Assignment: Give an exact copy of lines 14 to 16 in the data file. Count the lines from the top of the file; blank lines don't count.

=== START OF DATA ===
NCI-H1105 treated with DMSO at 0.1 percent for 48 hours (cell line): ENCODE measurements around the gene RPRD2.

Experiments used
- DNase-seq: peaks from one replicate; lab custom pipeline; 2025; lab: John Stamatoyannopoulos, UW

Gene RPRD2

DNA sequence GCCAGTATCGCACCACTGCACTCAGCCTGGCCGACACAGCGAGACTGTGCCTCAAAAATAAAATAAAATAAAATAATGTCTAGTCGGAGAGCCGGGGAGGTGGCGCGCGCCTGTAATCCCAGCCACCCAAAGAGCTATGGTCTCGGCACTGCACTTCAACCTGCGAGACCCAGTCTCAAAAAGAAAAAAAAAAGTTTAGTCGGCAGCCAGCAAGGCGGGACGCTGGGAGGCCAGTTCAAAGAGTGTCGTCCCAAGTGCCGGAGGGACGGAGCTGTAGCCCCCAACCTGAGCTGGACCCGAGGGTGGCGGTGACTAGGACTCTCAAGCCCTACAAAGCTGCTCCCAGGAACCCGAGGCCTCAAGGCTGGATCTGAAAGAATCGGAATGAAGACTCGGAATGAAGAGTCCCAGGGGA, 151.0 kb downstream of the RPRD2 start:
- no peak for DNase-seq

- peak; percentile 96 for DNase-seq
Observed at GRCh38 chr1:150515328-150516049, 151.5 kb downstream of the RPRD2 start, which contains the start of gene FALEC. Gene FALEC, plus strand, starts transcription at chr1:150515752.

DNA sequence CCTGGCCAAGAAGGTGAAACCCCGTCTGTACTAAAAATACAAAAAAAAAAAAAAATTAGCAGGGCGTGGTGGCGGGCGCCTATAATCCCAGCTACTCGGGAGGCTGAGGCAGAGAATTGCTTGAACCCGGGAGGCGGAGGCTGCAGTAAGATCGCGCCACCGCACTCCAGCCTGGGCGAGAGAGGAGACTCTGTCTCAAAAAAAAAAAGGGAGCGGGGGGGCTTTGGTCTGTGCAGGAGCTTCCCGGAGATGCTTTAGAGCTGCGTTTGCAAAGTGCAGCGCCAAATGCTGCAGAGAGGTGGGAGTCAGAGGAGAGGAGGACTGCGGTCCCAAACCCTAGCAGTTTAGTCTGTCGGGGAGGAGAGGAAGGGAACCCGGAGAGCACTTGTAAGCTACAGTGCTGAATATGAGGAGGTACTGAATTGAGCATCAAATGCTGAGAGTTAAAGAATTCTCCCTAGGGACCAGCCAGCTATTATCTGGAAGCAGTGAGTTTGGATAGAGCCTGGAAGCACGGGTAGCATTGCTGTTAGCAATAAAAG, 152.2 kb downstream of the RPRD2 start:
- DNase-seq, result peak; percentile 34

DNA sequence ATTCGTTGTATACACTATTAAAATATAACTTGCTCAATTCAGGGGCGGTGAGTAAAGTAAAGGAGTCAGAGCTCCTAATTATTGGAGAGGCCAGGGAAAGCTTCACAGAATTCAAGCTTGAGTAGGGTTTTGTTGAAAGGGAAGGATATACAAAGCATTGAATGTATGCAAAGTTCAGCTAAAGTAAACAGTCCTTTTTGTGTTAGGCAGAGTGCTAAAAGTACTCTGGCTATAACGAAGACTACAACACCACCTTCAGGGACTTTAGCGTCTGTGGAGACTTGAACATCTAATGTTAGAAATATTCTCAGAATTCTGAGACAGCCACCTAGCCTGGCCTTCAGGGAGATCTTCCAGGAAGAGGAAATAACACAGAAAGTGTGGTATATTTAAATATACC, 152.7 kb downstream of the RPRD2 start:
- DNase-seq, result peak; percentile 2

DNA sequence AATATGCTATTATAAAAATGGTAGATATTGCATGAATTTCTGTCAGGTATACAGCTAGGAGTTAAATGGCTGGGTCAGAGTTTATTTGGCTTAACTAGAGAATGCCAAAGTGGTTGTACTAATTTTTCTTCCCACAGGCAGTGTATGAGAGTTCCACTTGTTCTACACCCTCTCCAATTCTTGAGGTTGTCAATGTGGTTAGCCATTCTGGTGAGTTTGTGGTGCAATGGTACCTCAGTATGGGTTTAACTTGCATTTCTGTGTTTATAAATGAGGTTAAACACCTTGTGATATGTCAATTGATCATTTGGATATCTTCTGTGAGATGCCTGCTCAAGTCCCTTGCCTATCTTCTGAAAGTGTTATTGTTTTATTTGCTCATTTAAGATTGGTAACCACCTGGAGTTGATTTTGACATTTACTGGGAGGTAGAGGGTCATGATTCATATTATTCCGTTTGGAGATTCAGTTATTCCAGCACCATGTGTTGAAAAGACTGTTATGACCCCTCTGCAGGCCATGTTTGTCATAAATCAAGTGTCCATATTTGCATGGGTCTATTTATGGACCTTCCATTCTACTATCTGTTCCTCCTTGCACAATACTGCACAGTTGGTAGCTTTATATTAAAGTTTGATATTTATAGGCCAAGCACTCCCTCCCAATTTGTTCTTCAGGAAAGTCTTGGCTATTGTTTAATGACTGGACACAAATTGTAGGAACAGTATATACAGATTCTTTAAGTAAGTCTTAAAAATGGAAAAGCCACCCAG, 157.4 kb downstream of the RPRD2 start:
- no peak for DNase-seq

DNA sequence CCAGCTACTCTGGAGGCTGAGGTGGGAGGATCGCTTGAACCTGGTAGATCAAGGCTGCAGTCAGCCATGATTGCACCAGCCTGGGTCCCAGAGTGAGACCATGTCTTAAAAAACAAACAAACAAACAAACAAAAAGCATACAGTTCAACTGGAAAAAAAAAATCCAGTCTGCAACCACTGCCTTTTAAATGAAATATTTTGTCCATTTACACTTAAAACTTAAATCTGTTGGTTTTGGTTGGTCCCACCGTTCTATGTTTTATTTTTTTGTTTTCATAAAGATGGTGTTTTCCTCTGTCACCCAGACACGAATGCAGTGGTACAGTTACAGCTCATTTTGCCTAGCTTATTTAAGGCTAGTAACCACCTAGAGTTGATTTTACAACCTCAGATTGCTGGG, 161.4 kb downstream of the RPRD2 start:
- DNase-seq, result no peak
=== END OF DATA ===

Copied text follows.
- no peak for DNase-seq

DNA sequence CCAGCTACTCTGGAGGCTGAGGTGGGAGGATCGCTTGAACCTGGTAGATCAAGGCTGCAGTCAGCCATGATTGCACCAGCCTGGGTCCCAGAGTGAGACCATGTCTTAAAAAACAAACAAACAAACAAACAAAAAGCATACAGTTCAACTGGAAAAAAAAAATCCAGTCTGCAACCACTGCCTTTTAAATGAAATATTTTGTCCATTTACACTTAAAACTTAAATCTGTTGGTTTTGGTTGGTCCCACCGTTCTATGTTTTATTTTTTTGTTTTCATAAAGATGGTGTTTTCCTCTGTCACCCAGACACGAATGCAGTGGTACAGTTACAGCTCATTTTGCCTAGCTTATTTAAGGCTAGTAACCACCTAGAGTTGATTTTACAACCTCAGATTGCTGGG, 161.4 kb downstream of the RPRD2 start:
- DNase-seq, result no peak